The plenary panel presentations inspired us to envision possibilities for a career focused on LGBTQ health in nursing.  The panel was moderated by Sarah Fogel, nurse member ofpanel-with-sarah the GLMA Board.  Here are the titles and presenters on the panel:

  • Cultural Competence of Nurse Practitioners: Providing Care for Gay and Lesbian…

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The work of visiBIlity

It’s been awhile since I’ve added much in the way of original content, as opposed to reblogging items of interest (mostly so I can find them again later!), but it seemed like Bisexual Awareness Week was really nudging at me for a post, so here it is.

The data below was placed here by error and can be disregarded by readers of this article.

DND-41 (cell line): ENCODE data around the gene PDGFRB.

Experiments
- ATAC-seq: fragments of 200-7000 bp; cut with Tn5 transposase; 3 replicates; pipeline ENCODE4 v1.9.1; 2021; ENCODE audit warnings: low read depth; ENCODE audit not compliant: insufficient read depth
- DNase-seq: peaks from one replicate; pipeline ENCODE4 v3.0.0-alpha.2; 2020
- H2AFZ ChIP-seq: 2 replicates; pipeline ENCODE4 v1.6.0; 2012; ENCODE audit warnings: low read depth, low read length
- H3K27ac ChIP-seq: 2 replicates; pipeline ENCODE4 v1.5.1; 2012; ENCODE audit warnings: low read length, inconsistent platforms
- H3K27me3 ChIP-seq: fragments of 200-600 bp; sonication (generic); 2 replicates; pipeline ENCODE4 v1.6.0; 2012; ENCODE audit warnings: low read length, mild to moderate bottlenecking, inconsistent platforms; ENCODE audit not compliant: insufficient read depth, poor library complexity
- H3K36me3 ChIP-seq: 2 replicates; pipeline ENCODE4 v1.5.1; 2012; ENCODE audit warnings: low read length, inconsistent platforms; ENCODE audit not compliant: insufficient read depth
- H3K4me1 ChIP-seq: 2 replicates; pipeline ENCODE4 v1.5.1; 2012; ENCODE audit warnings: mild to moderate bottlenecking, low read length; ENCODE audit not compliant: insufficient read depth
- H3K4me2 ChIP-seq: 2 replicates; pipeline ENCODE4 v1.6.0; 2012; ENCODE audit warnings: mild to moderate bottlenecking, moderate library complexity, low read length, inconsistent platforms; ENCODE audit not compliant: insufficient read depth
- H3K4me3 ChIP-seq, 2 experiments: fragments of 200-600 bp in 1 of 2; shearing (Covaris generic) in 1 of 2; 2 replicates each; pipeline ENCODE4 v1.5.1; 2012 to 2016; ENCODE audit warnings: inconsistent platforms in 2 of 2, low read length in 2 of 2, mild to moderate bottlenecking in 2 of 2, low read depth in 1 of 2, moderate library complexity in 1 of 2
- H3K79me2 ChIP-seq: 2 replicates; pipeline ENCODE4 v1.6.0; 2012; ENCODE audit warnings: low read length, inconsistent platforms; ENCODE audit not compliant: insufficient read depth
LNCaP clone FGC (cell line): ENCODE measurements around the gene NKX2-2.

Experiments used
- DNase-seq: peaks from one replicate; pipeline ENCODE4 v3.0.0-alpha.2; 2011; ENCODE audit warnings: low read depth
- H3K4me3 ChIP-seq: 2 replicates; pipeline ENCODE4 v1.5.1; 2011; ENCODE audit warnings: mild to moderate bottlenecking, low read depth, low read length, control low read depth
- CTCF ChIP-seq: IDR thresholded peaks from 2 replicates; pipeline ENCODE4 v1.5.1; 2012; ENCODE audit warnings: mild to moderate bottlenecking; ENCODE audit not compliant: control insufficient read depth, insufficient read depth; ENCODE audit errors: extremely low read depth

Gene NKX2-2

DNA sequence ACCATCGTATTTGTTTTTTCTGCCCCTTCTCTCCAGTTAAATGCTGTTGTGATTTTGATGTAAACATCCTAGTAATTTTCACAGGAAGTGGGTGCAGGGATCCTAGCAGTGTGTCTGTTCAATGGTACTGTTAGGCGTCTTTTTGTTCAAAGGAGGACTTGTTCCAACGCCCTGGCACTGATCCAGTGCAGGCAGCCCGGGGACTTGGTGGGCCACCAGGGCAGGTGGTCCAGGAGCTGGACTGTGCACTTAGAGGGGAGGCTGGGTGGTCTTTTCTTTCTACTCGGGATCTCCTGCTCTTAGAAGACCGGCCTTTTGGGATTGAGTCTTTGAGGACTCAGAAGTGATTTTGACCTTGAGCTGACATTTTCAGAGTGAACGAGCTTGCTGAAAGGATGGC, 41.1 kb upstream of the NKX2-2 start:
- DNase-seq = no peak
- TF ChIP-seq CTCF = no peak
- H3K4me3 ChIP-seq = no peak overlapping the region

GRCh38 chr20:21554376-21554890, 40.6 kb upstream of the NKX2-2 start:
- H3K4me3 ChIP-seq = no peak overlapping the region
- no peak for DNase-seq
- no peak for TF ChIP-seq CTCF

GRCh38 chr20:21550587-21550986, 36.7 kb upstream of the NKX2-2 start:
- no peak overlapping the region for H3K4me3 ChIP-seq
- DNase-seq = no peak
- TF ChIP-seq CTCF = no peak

It’s interesting to have come into this week after just having attended the annual GLMA Conference and Nursing Summit.  It was a great week for meeting with and hearing presentations by people in various aspects of health care working specifically on LGBT health issues, both for patients and providers.  We got lots done at the Nursing Summit in particular, and are looking to keep that work going between now and next year’s meeting, which is exciting.  It’s so easy to come home from a conference fired up with ideas … only to have that fire sputter in the wind generated by day-to-day responsibilities.  Having a plan to keep fueling that fire, however, so far does seem to be a recipe for Getting Things Done.